Darryl "Deke" Harris

Editor’s note: For this year’s Black History Month, Greater Union Life Center is sponsoring banners along Woodland Boulevard in DeLand honoring 16 individuals who have made a positive impact on the city of DeLand, and Volusia County.

Darryl “Deke” Harris, also known as Coach D, was a youth advocate and coach in the DeLand area for more than 30 years. Founder and head coach of the DeLand Lightning Boltz Track Club, Harris was an influential mentor for hundreds of children until his death in September 2022.

“He was awesome. He loved people — he loved kids. He was a hard worker. I mean, his coaching was something supplemental for him. He did it just as a volunteer thing,” his wife, Denisha Harris, told The Beacon. “He worked all day, and then he coached in the afternoon, and then on the weekends, too, so it took up a lot of his time, but it was what he loved to do.”

Being honored with a Black History Month banner in Downtown DeLand was something Harris would have never expected, his wife and fellow coaches said.

LEGACY — Kay and Dwayne Brewster, two coaches with the DeLand Lightning Boltz Track Club. Darryl “Deke” Harris’ legacy of training youth to be better athletes lives on with the continuation of the track club he founded.

“You would never know, if you just met him, all the things he did for everyone. He never did anything for kudos, he never talked about it. He just did it because that’s who he is,” fellow coach Kay Brewster said. “Deke was a humble man. One of those people who is powerful without saying a word … He demanded respect. And he gave you that respect back.”

Harris founded the Lightning Boltz Track Club in 2012 because of a love for track and field — he previously coached (and helped start the programs) with the Greater DeLand Youth Football League and DeLand Police Athletic League’s football and track programs.

“He loved track and field. He wanted to see everyone improve. He loved being around kids,” Brewster said. “At his celebration of life ceremony, something one of the parents said always stuck with me: Coach Deke stayed until the very end. No matter what, if the event got done at 8 o’clock at night, he’d still be there, to make sure every last person was where they needed to be.”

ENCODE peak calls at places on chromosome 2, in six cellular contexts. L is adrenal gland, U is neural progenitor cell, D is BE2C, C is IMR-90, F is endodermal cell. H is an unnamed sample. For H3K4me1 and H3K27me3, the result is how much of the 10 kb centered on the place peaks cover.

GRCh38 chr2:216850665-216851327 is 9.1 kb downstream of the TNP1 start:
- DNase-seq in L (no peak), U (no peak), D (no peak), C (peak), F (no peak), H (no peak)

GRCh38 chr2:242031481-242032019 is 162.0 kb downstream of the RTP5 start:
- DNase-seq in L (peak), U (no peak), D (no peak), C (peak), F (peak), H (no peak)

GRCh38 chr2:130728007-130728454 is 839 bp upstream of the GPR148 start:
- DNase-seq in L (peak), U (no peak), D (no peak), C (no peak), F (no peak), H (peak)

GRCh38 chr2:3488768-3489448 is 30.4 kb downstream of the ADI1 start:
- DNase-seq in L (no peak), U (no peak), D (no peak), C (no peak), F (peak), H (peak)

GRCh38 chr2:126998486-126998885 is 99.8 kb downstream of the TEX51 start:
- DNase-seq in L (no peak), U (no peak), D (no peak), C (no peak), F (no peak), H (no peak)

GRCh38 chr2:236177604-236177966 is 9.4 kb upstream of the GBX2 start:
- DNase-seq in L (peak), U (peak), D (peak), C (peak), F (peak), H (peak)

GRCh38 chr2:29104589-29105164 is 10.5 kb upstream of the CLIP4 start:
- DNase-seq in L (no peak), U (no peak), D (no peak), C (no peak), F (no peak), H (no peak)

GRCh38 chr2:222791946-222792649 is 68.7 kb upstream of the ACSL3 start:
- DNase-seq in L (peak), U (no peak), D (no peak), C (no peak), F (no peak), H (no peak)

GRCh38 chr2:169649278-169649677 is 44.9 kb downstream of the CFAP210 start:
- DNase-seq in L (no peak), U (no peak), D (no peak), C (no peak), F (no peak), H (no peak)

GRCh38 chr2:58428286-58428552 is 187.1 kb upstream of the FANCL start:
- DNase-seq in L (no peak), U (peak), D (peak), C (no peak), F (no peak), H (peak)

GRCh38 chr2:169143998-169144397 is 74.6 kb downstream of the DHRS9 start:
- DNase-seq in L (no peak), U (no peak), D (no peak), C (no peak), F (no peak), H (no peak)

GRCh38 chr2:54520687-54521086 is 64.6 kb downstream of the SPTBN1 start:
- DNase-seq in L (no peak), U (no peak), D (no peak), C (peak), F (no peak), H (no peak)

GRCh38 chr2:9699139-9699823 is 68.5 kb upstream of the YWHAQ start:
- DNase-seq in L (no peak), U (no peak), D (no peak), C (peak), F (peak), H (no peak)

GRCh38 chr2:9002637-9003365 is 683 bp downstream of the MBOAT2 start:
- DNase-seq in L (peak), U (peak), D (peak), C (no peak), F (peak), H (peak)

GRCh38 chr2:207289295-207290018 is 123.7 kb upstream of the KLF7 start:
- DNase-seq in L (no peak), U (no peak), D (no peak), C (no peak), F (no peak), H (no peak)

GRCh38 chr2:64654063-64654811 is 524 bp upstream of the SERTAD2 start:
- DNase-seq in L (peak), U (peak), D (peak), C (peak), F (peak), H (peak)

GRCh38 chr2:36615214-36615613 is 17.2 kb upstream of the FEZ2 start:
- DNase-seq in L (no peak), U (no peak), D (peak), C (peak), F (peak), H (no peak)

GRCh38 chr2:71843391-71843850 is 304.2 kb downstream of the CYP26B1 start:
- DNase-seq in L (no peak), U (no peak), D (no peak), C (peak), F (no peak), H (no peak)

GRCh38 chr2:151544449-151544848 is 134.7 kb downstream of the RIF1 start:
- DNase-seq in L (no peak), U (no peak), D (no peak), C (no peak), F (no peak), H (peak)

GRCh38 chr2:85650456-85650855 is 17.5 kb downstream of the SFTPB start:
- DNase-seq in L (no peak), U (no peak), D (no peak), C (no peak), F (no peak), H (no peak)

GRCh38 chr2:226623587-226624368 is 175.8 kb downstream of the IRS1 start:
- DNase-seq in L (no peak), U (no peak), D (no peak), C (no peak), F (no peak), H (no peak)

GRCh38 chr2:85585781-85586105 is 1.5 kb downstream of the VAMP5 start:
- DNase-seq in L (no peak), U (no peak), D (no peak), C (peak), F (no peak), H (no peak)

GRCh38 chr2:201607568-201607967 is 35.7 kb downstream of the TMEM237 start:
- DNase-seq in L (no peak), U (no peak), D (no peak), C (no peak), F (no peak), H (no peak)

At first the club was small, Denisha Harris said.

“We started out with about eight to 10 runners, and probably one of them was our daughter,” she said. “And now this current season, we have about 40 runners.”

The club sends more than a half-dozen runners to the AAU National Championships every year — last year 12 kids competed, and several ranked in the top spots in their categories.

JOB WELL DONE — Athletes Darious Gardner, left, and Saleigh Simpson of the thennamed DeLand PAL Lightning Bolt Track Team pose with medals they won in 2016. The two young athletes traveled to the University of Florida to participate in the Jimmy Carnes Indoor Track & Field Meet. At the meet, Gardner placed in first and set a record with his first-place time in the 55-meter dash, and Simpson placed in second in the long jump competition. Gardner and Simpson were just two of coach Deke Harris’ students.

Harris’ impact is hard to estimate, his wife and fellow coaches said.

“He influenced hundreds and hundreds and hundreds of children. Between football and track, just hundreds of kids, you know, I couldn’t even count how many,” Denisha Harris said.

“Not just kids and coaches and parents, but people 35 years old,” Brewster said. “He inspired generations, he touched the lives of generations. And to see them come back and give back to that same community … It speaks volumes about a person that they make such a positive impact that the people you influenced then go out and decide to give back to the community.”

Harris’ spirit lives on the field and off.

“Talking in the past tense is weird,” Brewster said on a recent sunny day at DeLand High School, taking a quick break from practice to speak to The Beacon. “Because he’s all up in here. He’s everywhere.”

Although he would have never asked for the recognition, it means a lot, his wife said.

“I laughed, and I said he probably was saying, ‘Oh my God, my wife let them put me up here.’ He deserves it, though,” Denisha Harris said. “It’s a great feeling because he’s done a lot in the community; he gave back a lot.”

For more information about the DeLand Lightning Boltz, visit www.delandlightningbolts.com.


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